IndyGo is extending free service on its Red Line rapid transit route through Nov. 10, in part because the agency’s new ticketing process will not be fully operational on Oct. 1, when the bus system was to start charging riders.
Officials said Thursday they will also use that time to work on service problems riders have faced during the first month of the Red Line’s operations.
The Red Line—a 13.1-mile route that runs between College Avenue at 66th Street and the University of Indianapolis at Hannah Avenue—has been free since it went into service on Sept. 1.
IndyGo contracted with Paris-based technology firm, Flowbird Group, to modernize its fare system, with plans to implement new payment options on Oct. 1. The Flowbird system is to include a mobile app, a website, reloadable fare cards, ticket vending machines, fare enforcement and citation management.
But at the moment, the ticket vending machines are unable to accept bills for cash transactions and the user interface for administering the fare system Is behind schedule, IndyGo said.
“We are collaborating proactively with Flowbird and are optimistic the new machines will be up-and-running soon,” said Justin Stuehrenberg, IndyGo’s vice president of planning and capital projects.
“At the same time, we’ve made it clear to the company they must be accountable to our contract,” Stuehrenberg said. “New systems and technology are bound to create new challenges, but we will not allow those challenges to impact ridership experience and IndyGo’s commitment to exceptional customer service.”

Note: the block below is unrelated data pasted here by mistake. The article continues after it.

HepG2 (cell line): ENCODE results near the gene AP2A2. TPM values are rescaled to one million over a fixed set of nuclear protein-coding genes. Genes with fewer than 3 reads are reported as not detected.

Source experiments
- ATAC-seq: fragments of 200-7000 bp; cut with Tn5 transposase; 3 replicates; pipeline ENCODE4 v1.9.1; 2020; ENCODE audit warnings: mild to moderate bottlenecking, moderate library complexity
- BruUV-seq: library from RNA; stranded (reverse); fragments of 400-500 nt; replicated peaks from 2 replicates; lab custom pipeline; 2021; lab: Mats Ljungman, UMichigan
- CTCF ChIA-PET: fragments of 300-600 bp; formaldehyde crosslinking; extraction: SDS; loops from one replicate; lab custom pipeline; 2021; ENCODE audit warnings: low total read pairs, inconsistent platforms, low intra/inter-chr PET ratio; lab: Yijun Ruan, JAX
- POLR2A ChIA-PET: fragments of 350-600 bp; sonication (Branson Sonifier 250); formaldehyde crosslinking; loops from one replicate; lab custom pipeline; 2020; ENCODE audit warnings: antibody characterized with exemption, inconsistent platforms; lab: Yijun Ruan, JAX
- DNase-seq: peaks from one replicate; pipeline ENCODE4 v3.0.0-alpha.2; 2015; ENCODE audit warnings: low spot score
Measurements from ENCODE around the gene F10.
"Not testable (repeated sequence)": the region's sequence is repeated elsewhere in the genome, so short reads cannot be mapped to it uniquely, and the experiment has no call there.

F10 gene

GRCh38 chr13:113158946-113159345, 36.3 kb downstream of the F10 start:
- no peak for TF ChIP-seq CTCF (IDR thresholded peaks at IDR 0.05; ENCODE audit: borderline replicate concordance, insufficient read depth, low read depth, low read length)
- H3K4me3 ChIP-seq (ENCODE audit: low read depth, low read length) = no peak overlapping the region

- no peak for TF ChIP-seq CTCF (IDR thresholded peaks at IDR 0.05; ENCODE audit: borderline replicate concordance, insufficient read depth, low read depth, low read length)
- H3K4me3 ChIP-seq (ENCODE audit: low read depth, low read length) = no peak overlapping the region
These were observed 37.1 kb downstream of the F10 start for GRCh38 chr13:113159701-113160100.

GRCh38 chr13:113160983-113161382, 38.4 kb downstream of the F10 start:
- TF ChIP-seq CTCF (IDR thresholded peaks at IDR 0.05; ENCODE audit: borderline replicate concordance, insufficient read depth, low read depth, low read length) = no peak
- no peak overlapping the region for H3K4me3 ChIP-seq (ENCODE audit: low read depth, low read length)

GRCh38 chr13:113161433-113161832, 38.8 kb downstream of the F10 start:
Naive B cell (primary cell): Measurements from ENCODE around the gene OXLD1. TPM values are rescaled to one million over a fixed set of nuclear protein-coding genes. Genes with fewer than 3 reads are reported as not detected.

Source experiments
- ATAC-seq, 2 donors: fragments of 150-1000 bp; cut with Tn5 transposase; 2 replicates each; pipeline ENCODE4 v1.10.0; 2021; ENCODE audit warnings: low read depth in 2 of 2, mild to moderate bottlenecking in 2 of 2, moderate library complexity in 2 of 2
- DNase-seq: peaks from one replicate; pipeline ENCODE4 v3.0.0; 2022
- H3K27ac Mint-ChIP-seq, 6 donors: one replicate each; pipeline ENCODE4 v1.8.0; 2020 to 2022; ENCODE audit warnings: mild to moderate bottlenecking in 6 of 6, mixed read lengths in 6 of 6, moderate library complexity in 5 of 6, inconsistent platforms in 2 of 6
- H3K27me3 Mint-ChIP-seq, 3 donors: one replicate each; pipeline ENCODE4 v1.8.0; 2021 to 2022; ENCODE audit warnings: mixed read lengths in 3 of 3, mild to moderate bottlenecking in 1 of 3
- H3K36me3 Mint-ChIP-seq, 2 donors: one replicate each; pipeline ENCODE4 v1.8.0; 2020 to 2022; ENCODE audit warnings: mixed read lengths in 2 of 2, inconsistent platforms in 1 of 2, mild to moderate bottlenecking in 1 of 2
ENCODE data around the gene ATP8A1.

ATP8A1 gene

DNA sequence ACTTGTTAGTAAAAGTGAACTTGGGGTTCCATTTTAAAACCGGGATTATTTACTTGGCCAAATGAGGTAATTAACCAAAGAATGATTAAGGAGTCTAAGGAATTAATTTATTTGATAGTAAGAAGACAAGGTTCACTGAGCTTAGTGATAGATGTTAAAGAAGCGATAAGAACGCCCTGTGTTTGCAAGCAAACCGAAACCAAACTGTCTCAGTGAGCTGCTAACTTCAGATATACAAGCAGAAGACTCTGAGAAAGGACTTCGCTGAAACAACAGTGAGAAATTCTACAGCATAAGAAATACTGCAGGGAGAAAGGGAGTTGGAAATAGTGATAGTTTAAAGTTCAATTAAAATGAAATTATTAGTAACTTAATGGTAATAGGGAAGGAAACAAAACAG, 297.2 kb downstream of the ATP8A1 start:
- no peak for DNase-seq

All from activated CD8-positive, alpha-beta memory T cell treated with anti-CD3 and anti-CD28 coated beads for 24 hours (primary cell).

Based on Flowbird’s current timeline and a period for public education, the ticket vending machines, mobile app and back-end customer management systems are projected to be ready for a Nov. 10 launch.
In its first week, the Red Line had more than 64,000 boardings. IndyGo officials did not have an updated total but said the route is averaging 7,000 per day.
“We are thrilled to see such a positive response to the Red Line launch,” said IndyGo Board Chairman Juan Gonzalez said in a prepared statement. “These early ridership numbers send a clear signal that there is interest and demand for frequent, reliable transit service. We appreciate everyone’s patience as new operational components and processes are optimized.”
IndyGo had projected that daily ridership would be about 11,000 at the end of the first year of service, based on a model developed by the Federal Transit Administration.